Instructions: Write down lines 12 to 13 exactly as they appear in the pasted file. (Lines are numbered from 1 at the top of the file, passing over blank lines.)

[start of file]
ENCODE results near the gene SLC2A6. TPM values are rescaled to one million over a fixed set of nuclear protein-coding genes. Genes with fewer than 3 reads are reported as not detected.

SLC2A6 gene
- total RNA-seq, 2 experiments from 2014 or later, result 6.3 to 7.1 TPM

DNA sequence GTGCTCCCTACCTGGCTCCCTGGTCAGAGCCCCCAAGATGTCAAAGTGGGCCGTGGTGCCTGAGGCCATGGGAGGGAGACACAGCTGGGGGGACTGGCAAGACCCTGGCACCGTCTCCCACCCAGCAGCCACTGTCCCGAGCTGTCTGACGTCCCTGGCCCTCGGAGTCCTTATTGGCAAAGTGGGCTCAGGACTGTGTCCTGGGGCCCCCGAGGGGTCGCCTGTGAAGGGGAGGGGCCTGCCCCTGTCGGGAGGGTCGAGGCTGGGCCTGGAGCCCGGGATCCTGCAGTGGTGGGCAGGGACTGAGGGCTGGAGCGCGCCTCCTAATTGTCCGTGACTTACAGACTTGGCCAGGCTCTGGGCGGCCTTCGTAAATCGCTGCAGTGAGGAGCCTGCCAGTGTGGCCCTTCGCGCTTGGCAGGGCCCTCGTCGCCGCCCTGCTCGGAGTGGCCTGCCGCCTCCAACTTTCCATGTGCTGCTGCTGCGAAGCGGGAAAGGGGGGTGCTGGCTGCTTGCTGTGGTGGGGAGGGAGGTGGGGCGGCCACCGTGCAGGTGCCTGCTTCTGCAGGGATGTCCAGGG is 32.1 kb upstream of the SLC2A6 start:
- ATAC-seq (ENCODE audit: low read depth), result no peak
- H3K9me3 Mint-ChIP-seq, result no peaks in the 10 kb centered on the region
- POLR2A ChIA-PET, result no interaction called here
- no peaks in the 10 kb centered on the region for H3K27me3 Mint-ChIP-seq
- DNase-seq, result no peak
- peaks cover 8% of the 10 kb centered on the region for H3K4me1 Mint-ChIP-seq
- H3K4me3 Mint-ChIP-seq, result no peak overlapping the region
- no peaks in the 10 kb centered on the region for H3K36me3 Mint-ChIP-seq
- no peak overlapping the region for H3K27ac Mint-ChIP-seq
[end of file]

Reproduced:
- no peaks in the 10 kb centered on the region for H3K36me3 Mint-ChIP-seq
- no peak overlapping the region for H3K27ac Mint-ChIP-seq